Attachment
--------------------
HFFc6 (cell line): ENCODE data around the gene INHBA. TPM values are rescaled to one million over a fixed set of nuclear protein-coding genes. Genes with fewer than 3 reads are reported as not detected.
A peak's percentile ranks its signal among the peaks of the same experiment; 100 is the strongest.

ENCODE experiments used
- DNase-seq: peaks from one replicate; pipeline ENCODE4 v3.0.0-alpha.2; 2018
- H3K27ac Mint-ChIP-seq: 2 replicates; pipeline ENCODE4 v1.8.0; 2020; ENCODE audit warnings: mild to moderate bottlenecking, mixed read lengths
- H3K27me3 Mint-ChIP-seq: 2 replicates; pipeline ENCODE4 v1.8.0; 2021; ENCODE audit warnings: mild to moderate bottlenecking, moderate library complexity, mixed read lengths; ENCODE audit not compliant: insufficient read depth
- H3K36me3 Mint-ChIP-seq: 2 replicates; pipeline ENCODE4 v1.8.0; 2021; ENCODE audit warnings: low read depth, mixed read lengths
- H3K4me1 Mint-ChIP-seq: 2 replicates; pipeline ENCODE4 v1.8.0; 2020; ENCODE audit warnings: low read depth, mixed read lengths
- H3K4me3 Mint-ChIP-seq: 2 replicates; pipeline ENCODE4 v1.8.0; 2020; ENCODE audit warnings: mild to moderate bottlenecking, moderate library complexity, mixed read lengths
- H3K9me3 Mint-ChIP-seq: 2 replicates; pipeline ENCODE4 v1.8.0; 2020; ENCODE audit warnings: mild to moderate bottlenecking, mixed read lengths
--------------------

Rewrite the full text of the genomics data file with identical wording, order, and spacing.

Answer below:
HFFc6 (cell line): ENCODE data around the gene INHBA. TPM values are rescaled to one million over a fixed set of nuclear protein-coding genes. Genes with fewer than 3 reads are reported as not detected.
A peak's percentile ranks its signal among the peaks of the same experiment; 100 is the strongest.

ENCODE experiments used
- DNase-seq: peaks from one replicate; pipeline ENCODE4 v3.0.0-alpha.2; 2018
- H3K27ac Mint-ChIP-seq: 2 replicates; pipeline ENCODE4 v1.8.0; 2020; ENCODE audit warnings: mild to moderate bottlenecking, mixed read lengths
- H3K27me3 Mint-ChIP-seq: 2 replicates; pipeline ENCODE4 v1.8.0; 2021; ENCODE audit warnings: mild to moderate bottlenecking, moderate library complexity, mixed read lengths; ENCODE audit not compliant: insufficient read depth
- H3K36me3 Mint-ChIP-seq: 2 replicates; pipeline ENCODE4 v1.8.0; 2021; ENCODE audit warnings: low read depth, mixed read lengths
- H3K4me1 Mint-ChIP-seq: 2 replicates; pipeline ENCODE4 v1.8.0; 2020; ENCODE audit warnings: low read depth, mixed read lengths
- H3K4me3 Mint-ChIP-seq: 2 replicates; pipeline ENCODE4 v1.8.0; 2020; ENCODE audit warnings: mild to moderate bottlenecking, moderate library complexity, mixed read lengths
- H3K9me3 Mint-ChIP-seq: 2 replicates; pipeline ENCODE4 v1.8.0; 2020; ENCODE audit warnings: mild to moderate bottlenecking, mixed read lengths